Cyber Monday may be over, but great prices are here to stay.
Attractive weather-resistant cabinet of marine-grade plywood and genuine teak veneer. Portable with an 8-hour, built-in rechargeable battery. Plays Internet radio stations, Spotify, FM radio, WiFi and Bluetooth streaming, and more. Color front display is 2.8 inches.
Not stereo. Somewhat pricey. No built-in Amazon or Apple music services.
Sports convenient preset buttons and an easy-to-read digital screen. Has a lightweight design and is on the lower end of the price spectrum. Can access internet stations, local media servers, and Spotify Connect.
WiFi connectivity can be unreliable, and it's difficult to sync with some Bluetooth devices.
Uses the Frontier internet radio database for tens of thousands of possible stations. Also receives broadcast FM signals. Can act as a Bluetooth speaker. Powered by either AA batteries or USB AC adapter. Handsome design.
Tied to Frontier as a internet radio provider. Setting presets can be challenging.
Convenient and compact device. Rechargeable 2,000-mAh battery. Can receive over 28,000 individual internet stations with 99 programmable presets. Top 4 stations can be assigned to preset buttons. Works as an alarm clock and streaming speaker. Comes with a remote.
Can be tedious to program. Alarm clock works on AC power only. Aggregator may not have podcasts.
Connects to WiFi in 2 minutes. Offers SiriusXM, Spotify, and Chromecast streaming. Large, 3.5-inch touchscreen display. Can be grouped for multi-room audio. Does not have its own microphone to preserve privacy. Clock and alarm functions.
Does not come with a rechargeable battery.
We recommend these products based on an intensive research process that's designed to cut through the noise and find the top products in this space. Guided by experts, we spend hours looking into the factors that matter, to bring you these selections.
Internet radios are the perfect marriage of new tech and old-school convenience. While most of us can stream music from the web directly to our smartphones, nothing beats the convenience of a standalone music streamer that can keep music playing without interruption. Whether you’re seeking a casual stereo you can leave on to broadcast your favorite tunes in your home or a web-connected streaming device to connect to your existing stereo, an internet radio is your ideal option.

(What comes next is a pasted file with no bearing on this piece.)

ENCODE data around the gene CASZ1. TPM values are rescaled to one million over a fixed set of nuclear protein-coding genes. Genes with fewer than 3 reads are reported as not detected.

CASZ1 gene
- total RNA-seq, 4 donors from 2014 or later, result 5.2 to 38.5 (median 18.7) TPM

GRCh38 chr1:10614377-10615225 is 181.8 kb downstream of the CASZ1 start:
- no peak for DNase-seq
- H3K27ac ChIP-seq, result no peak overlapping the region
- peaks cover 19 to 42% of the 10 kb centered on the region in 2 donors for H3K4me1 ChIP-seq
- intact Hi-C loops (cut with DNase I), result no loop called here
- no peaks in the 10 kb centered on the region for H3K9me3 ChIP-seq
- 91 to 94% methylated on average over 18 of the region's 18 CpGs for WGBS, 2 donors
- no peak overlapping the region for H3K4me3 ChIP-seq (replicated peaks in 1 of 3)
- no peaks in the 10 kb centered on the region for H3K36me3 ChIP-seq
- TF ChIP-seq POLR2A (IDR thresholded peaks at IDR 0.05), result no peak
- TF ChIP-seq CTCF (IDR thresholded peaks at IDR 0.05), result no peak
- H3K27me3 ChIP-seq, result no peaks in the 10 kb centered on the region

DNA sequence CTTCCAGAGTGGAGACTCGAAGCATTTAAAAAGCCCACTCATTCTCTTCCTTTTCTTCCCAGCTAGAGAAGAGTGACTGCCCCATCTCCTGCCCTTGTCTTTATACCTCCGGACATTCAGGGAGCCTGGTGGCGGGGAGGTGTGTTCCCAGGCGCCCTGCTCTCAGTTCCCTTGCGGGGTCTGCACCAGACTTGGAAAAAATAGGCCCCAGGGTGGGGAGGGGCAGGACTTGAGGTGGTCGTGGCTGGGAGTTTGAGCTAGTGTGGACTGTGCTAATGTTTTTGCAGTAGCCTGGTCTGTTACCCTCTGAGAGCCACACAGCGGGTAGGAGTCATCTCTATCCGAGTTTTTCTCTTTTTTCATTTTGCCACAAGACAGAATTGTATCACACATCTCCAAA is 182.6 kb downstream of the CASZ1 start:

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On paper, most internet radios sport the same basic feature set: they stream music from the web either in the format of an online radio station or a streaming music service like Spotify. But that’s pretty much where the similarities end because each internet radio brings its own interface to the table. As you’re shopping for an internet radio, spend time thinking about how you want to interact with your device, because your decision defines the experience you’ll have.
There are three main types of internet radio interfaces.
Nearly all internet radios include remote controls, but some of them can only be controlled through their remote. Using a remote as the primary means of interacting with your internet radio can certainly take longer, but it’s perfect for anyone who misses the old days of using a remote to play tunes through a hi-fi system.
A few cutting-edge internet radios support cloud-based digital assistant services like Google Home or Amazon’s Echo service. While models with built-in digital assistants are the most expensive, many find that the luxury of simply asking for what they want to hear is worth the price tag.
Many internet radios have built-in touchscreens with interfaces similar to a smartphone. (In fact, some interfaces are built on Google’s Android operating system.)
Touchscreen controls have the smallest learning curve, but much like smartphones, the experience can be marred by bad apps. Touchscreens are ideal for those who prize simplicity.
Many of the less-flashy internet radio models feature a small LCD screen that can be operated with buttons and knobs. While LCD screens can be a little more clunky to work with, internet radios that use them are much more affordable than their touchscreen cousins.
Internet radios with LCD screens are ideal for people who like to leave on a certain station, but they can frustrate people who like to change the station frequently.
Internet radios are more versatile than their name lets on – most, but not all, models can play audio in several different formats. As you’re shopping for an internet radio, consider your different music sources and which you’ll want to access. Consider both common and rare music formats, including the following.
While it may seem obvious, it’s important to make sure that any internet radio you buy can easily access free online radio stations. (Some satellite radio devices have WiFi and can be easily confused with internet radios, so read product labels carefully.)